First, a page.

FDA Approves Alexion's Eculizumab for Neuromyelitis Optica Spectrum Disorder

Alexion Pharmaceuticals’ brand-name eculizumab (Soliris) gained its fourth approval, this time for the treatment of neuromyelitis optica spectrum disorder (NMOSD).
The Center for Biosimilars Staff
June 28, 2019
Alexion Pharmaceuticals’ brand-name eculizumab (Soliris) gained its fourth approval, this time for the treatment of neuromyelitis optica spectrum disorder (NMOSD) in adult patients who are anti-aquaporin-4 (AQP4) antibody positive.

NMOSD mainly affects the optic nerves and spinal cord. NMOSD can be associated with antibodies that bind to the AQP4 protein; this binding appears to activate other components of the immune system, causing inflammation and damage to the central nervous system. NMOSD is believed to affect 4000 to 8000 patients in the United States. According to the National Institutes of Health, women are more often affected by NMOSD than men; African Americans are at greater risk of the disease than Caucasians.

The effectiveness of Soliris for the treatment of NMOSD was demonstrated in a clinical study of 143 patients with NMOSD who had AQP4 antibodies who were randomized to receive either Soliris or placebo. Compared to treatment with placebo, the study showed that treatment with Soliris reduced the number of NMOSD relapses by 94% over the 48-week course of the trial. Soliris also reduced the need for hospitalizations and the need for treatment of acute attacks with corticosteroids and plasma exchange.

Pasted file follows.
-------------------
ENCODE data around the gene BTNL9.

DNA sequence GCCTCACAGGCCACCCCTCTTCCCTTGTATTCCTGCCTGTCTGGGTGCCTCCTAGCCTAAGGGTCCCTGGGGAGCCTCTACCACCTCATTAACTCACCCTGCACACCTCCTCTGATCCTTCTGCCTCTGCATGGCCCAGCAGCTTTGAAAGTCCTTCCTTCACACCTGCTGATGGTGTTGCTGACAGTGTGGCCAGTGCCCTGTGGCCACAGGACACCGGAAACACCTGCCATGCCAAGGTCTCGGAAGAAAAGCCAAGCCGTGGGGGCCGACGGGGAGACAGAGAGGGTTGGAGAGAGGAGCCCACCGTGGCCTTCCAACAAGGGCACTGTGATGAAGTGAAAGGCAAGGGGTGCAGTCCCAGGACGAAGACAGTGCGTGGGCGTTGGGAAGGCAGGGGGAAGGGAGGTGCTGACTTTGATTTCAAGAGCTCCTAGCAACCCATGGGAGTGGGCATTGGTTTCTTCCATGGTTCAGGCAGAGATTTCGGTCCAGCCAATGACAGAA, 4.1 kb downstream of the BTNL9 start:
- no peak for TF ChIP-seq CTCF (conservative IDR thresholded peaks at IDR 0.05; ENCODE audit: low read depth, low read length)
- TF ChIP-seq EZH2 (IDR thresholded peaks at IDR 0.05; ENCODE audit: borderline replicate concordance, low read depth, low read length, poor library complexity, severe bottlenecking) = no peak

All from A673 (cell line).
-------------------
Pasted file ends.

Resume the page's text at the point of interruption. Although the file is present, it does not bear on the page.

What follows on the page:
It is the first FDA-approved treatment for the autoimmune disease; the application priority review and the use for NMOSD received orphan drug designation.
Eculizumab, first approved in 2007, is also approved for a rare blood disease called paroxysmal nocturnal hemoglobinuria; for atypical hemolytic uremic syndrome to inhibit complement-mediated thrombotic microangiopathy; and for the treatment of adults with myasthenia gravis. It carries a list price of approximately $500,000 per year.

Earlier this year, Alexion said it hopes to transition patients already receiving its eculizumab onto a newer drug, ravulizumab, in the future. Alexion’s chief commercial officer, Bryan Goff, said that the company is hoping for a 70% conversion from eculizumab to ravulizumab within the next 2 years ahead of biosimilar market entry. Currently, 2 biosimilar developers are targeting eculizumab: Amgen and Samsung Bioepis are both advancing their biosimilar candidates in phase 3 clinical trials.



 

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